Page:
Damn good.

I am not just a series of stats on a piece of paper. I am not just what you see. Nobody is. Chuck Palahniuk was wrong when he wrote in “Fight Club”:

“You are not special. You’re not a beautiful and unique snowflake. You’re the same decaying organic matter as everything else. We’re all part of the same compost heap. We’re all singing, all dancing crap of the world.”

There was a time when I believed that whole-heartedly and it almost swallowed me alive. So I now reject that notion. I’m in the “we are all special and unique” camp now. I’m working hard to see the light in everyone and celebrating what I love about people in my life.

I recognize that from the outside, I represent a certain type of white woman in America. You can file me under middle-class, middle-aged, privileged, whining and self-absorbed. I’m not arguing any of that. However, I’m more than that. We are all more than our labels.

I’ve been writing a lot lately, but I haven’t been posting anything here. I think I’m fearful of the types of things I’m writing. Words are flowing, but what is pouring out isn’t focused or even clear. It’s a jumbled puzzle of conflicting emotions and ideas.

Mostly it’s short stories and poems about casting away depression and finding my place. I’m searching for a deeper relationship with God and seeking an understanding of my purpose.

So, with a bit of trepidation and fear, I’m going to share some of that writing with you. Hope you like it.

 

IMG_4624Sky message

I am a child.

I stand in the rain, eyes shut tight, as the drops fall ever faster. Like fingertips pressing down on my head and shoulders, they draw lines down my neck and arms. My clothes become heavy and my body shivers harshly.

I stretch out my arms and try to embrace that which I know I can’t. Tears join the raindrops and at once I can’t stand. My legs give way and I fall to the wet ground. The water pools around me, and the grownup voices yell at me to go inside. Get out of the rain. You look ridiculous.

But I don’t.

I am a child.

I want the rain to grow arms and pick me up. I want it to tell me that I’m beautiful, special and that there is nobody else in the world just like me. I want the words to slip into my ears and run into my brain. The intensity of this longing stabs sharply into my stomach and I wince as the pain spreads and threatens to overtake me.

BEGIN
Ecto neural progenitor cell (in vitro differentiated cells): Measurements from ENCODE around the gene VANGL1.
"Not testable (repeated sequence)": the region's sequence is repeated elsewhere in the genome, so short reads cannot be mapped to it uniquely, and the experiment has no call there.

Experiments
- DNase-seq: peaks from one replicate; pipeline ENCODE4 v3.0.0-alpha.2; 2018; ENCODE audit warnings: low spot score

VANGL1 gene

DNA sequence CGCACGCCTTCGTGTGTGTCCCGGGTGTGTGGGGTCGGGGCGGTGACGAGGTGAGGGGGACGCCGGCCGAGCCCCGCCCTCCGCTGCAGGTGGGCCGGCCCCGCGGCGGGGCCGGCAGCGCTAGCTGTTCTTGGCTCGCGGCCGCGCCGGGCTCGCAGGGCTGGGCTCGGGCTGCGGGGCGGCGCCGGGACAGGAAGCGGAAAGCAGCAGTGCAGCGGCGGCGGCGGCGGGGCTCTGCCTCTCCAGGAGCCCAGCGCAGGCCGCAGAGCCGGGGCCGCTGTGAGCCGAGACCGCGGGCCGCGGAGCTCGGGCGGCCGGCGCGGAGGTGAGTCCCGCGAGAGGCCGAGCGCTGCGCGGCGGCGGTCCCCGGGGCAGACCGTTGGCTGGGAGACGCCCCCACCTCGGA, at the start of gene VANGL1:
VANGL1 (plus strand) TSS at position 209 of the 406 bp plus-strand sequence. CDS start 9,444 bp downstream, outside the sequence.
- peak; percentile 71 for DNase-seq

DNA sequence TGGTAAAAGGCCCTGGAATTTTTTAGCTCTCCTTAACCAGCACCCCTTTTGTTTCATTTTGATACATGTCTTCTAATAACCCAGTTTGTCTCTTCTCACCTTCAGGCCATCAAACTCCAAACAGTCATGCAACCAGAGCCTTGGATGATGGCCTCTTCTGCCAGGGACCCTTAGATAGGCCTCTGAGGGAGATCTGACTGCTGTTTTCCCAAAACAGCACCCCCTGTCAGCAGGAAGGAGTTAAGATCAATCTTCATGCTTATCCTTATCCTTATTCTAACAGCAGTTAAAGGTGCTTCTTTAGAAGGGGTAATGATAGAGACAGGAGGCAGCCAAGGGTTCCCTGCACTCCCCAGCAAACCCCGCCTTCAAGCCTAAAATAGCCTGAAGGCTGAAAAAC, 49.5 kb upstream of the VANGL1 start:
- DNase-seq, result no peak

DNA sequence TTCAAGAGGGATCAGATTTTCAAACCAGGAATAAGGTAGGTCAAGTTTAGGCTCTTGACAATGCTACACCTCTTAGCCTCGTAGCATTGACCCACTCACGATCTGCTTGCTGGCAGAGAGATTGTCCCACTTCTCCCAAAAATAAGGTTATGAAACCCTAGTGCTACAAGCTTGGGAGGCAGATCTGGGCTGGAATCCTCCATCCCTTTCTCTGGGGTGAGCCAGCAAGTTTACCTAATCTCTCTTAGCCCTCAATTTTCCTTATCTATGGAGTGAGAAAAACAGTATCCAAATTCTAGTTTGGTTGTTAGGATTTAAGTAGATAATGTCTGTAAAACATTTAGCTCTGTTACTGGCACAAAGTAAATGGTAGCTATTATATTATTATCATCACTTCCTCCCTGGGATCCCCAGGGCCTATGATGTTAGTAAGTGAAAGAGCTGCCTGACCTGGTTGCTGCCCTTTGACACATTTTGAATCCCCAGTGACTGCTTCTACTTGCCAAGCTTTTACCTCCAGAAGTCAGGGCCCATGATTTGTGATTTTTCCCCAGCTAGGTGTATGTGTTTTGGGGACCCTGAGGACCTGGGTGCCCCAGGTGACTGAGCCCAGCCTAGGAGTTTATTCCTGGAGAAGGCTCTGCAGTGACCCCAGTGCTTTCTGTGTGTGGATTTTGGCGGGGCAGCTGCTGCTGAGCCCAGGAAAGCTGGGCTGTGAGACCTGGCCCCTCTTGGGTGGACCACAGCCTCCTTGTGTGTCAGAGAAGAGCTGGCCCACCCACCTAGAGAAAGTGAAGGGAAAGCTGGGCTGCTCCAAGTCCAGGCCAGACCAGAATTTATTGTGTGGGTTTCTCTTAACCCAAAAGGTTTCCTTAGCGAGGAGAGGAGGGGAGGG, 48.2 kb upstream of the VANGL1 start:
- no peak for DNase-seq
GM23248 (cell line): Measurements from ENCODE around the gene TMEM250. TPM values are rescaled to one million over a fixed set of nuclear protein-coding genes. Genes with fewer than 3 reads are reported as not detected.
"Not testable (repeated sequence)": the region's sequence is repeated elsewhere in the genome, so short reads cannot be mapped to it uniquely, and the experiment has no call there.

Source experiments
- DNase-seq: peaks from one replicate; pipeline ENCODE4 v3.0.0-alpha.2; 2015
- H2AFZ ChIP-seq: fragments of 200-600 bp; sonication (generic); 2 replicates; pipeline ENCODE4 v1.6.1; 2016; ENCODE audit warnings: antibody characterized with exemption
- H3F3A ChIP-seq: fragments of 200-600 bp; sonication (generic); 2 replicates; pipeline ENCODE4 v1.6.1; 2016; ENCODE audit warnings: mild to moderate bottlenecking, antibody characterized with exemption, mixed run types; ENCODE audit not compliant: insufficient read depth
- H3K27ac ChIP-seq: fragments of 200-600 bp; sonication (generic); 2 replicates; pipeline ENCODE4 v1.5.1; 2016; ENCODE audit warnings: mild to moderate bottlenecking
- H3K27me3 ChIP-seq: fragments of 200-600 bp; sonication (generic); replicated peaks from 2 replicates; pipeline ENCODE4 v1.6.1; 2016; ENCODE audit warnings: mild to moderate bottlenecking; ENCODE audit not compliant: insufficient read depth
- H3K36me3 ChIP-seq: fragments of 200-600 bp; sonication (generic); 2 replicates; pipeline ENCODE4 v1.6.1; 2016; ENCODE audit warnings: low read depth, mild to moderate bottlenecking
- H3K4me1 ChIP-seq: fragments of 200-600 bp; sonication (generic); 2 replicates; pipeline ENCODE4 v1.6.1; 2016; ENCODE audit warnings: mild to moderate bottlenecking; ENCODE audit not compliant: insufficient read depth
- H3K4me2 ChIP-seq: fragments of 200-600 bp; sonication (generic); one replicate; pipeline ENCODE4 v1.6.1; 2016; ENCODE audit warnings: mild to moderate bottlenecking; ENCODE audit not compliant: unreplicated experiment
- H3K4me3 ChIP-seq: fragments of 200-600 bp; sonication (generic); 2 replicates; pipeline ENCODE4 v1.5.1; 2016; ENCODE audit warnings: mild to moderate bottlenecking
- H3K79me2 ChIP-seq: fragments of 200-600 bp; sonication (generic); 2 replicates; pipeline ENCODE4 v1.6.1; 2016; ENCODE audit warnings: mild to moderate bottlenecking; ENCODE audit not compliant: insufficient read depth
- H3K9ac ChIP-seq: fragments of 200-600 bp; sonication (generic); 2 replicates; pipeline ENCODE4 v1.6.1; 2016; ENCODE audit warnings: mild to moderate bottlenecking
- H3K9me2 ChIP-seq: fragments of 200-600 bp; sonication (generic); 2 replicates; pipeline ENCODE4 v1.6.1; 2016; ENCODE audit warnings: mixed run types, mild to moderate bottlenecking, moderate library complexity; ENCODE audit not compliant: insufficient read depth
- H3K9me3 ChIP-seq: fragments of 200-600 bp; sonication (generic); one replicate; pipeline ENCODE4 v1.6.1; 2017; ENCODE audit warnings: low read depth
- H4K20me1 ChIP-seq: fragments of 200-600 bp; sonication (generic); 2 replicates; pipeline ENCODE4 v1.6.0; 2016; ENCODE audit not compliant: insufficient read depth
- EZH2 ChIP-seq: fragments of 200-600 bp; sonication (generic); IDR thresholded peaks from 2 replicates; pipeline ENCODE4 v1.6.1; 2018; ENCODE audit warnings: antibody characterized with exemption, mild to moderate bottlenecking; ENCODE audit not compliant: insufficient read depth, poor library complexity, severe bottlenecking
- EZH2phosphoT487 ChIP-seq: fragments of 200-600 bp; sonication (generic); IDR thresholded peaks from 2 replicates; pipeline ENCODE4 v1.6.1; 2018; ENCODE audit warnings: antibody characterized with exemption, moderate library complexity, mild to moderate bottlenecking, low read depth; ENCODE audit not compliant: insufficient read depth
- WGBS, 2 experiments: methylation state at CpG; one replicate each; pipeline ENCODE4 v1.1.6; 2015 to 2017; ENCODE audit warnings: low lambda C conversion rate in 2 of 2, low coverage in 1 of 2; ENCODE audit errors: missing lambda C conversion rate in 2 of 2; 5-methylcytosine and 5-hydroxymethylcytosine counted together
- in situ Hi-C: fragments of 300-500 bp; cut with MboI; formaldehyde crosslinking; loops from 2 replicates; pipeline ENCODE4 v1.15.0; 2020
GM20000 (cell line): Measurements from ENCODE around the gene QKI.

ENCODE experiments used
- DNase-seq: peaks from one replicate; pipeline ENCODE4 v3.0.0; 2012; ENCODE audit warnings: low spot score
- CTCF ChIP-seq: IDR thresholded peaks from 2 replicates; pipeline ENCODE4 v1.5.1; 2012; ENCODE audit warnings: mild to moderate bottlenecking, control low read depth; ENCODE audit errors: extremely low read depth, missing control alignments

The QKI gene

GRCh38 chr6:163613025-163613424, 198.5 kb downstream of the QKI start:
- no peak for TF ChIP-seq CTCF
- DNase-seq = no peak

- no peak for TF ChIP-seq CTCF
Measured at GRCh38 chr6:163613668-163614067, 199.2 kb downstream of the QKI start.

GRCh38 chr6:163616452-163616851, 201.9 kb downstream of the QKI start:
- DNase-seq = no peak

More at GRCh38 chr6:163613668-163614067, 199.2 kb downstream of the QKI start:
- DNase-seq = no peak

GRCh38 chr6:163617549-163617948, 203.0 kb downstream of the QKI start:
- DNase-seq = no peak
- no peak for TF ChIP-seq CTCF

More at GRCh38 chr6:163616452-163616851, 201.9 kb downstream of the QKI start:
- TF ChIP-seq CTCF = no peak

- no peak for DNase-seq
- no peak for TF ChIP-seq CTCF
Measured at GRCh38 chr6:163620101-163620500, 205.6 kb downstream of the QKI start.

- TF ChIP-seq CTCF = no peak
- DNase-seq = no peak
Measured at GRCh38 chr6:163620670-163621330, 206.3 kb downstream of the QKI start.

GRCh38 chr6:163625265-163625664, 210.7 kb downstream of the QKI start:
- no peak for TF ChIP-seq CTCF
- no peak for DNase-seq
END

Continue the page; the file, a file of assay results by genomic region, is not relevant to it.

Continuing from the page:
You are not like everyone else.

These words slosh around me like a living being, vibrating against my head, and I am suddenly lifted. Heavy arms pluck me up like a baby and cradle me in a loving embrace. The rains dripping heartbeat pounds against my back as I bury my face into the bosom of my protector. Soft breath is against my neck and the whispers drip slowly into my ears.

You are safe.

Belief floods me and the shivers cease. The pain runs down my legs onto the ground into a puddle of misery and sadness. I open my eyes to see it reflected below me, the dark and ugly mass of insecurity and loneliness that has clung to me for so long. As I watch, it starts to flow away from me, streaming toward some unknown drain to the depths below.

You are safe.

The words fill me with hope and I cling hard to the arms holding me. Yet even as I try and trust the safety and warmth flooding me, fear creeps in. Am I too heavy? Am I slipping down? How long can this protection possibly last before I am dropped into an even bigger puddle?

I am a child.

The clouds slowly blow away and the sun bursts forward with a strength that takes my breath away. I find myself standing on my own feet, feeling my heartbeat returning to normal. The warm blood of my life courses through my body. I raise my arms to the sky and try to hug that which I know I can’t.

I am not like everyone else.

Nobody is.

Time to do it all over again

I sink down into the hot water and close my eyes. It burns my skin slightly and I focus on the sensation spreading through my body.  My heart begins to race and beads of sweat form on my face.